FWIW, given the price, I suspect "studienpart." is short for studienpartitur - a study score rather than study parts.

Best regards,
jnk

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 Re: Reconstructions of Brahms' Serenade No.1
Author: sherman 
Date:   2007-05-19 01:52

Simon:
I conducted the serenade with 12 players at the Sadye Bronfman Chamber Orchestra of which I was the conductor in 1977. We took the full orchestra set of parts and carefully scaled them down and it went very well. How different can any arrangement of this superb work sound, using its original parts.. It is a reasonable way.

I would have loved to do the other serenade, which seems a more sophisticated work, in which I have only played.

Sherman Friedland




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 Re: Reconstructions of Brahms' Serenade No.1
Author: bahamutofskycon 
Date:   2007-05-19 02:08

Last semester the SU Kammermusik players performed the Rotter version (myself on 1st cl). I thought it was very good - I'm a huge fan of Brahms' music so I may be biased.

However, I would say that there are a number of misprints in the score and parts (measure numbers, omitted notes, incorrect notes, etc). The director had to rent it - it is my understanding that it is only available as a rental at the moment.

Sorry, no more specific info on it - I just showed up and played :) .

Steve Ballas

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 Re: Reconstructions of Brahms' Serenade No.1
Author: Tony Pay 2017
Date:   2007-05-19 09:07

Sherman Friedland wrote, in part:

>> We took the full orchestra set of parts and carefully scaled them down and it went very well. How different can any arrangement of this superb work sound, using its original parts.. It is a reasonable way.>>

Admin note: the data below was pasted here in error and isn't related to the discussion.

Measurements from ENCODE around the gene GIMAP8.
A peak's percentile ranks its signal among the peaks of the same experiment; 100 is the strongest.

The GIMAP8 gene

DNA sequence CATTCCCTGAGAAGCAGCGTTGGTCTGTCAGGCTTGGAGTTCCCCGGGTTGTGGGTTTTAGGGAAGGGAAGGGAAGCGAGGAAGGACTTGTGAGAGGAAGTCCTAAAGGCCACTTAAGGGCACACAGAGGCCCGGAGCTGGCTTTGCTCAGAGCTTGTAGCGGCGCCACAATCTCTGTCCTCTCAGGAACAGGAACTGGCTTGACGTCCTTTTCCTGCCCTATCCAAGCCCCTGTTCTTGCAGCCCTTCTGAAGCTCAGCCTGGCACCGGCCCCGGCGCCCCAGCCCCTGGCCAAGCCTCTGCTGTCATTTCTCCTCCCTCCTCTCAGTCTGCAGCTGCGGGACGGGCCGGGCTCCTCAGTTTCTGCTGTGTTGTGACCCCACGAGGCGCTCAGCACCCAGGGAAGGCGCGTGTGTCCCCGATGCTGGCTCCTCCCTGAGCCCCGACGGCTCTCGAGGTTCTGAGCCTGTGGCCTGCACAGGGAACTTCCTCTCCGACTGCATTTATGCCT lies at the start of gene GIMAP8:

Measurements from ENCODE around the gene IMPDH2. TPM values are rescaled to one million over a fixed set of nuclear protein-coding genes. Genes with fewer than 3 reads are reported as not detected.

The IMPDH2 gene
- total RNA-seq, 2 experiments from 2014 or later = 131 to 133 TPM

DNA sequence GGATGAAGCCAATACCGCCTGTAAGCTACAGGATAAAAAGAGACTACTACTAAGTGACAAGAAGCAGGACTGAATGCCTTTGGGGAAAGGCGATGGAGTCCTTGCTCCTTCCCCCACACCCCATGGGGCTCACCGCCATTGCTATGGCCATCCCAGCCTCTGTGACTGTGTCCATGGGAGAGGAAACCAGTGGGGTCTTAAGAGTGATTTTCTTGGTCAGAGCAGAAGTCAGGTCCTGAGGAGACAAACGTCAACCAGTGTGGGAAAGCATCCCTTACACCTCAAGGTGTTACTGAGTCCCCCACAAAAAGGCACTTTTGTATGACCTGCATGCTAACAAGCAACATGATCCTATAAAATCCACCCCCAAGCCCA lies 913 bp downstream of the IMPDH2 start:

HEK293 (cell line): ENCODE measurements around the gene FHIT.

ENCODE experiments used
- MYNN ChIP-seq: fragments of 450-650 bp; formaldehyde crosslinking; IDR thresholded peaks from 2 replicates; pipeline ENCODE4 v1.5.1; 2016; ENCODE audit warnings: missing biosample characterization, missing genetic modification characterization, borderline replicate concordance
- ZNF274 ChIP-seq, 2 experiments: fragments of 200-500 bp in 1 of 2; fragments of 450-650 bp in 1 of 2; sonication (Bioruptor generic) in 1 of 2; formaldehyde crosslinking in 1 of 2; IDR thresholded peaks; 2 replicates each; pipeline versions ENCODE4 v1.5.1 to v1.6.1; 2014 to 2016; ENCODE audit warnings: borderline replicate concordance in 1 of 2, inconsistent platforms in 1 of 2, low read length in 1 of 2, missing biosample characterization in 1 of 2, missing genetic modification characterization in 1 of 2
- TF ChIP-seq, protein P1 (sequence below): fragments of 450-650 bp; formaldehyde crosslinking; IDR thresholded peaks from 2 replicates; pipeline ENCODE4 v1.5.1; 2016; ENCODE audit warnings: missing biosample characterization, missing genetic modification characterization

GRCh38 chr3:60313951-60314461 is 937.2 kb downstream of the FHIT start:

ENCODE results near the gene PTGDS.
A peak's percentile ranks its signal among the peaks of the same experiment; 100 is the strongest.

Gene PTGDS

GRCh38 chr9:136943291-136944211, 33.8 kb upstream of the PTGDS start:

For what it's worth, Alan Boustead writes of his own version:

"To reduce all the details of the existing orchestral score to a nonet would result in an unacceptable, uncharacteristic work in which all nine musicians would play almost entirely without rests. Rather, the principle of reconstruction has been to discover textures that would have given rise to Brahms orchestrating in the way he did. Many details of the orchestral version have been discarded as being unquestionably added during recasting; however, at many other points the reconstruction is almost certainly exact. The opening of the first movement, and also its coda can hardly be disputed; the minuet movement is virtually unaltered. Brahms's known preference for the 'natural' valveless horn makes it possible to discover the original part with near certainty. The almost insignificant second violin part in the orchestral version can often be discounted; where it is of importance it seems not unlikely that its music was originally for the viola: the subsequent 'moving-up' of parts, giving more independence to the double-bass, creates a sound very characteristic of the composer, not dissimilar to that of the second Serenade (where the viola is the leading string instrument)."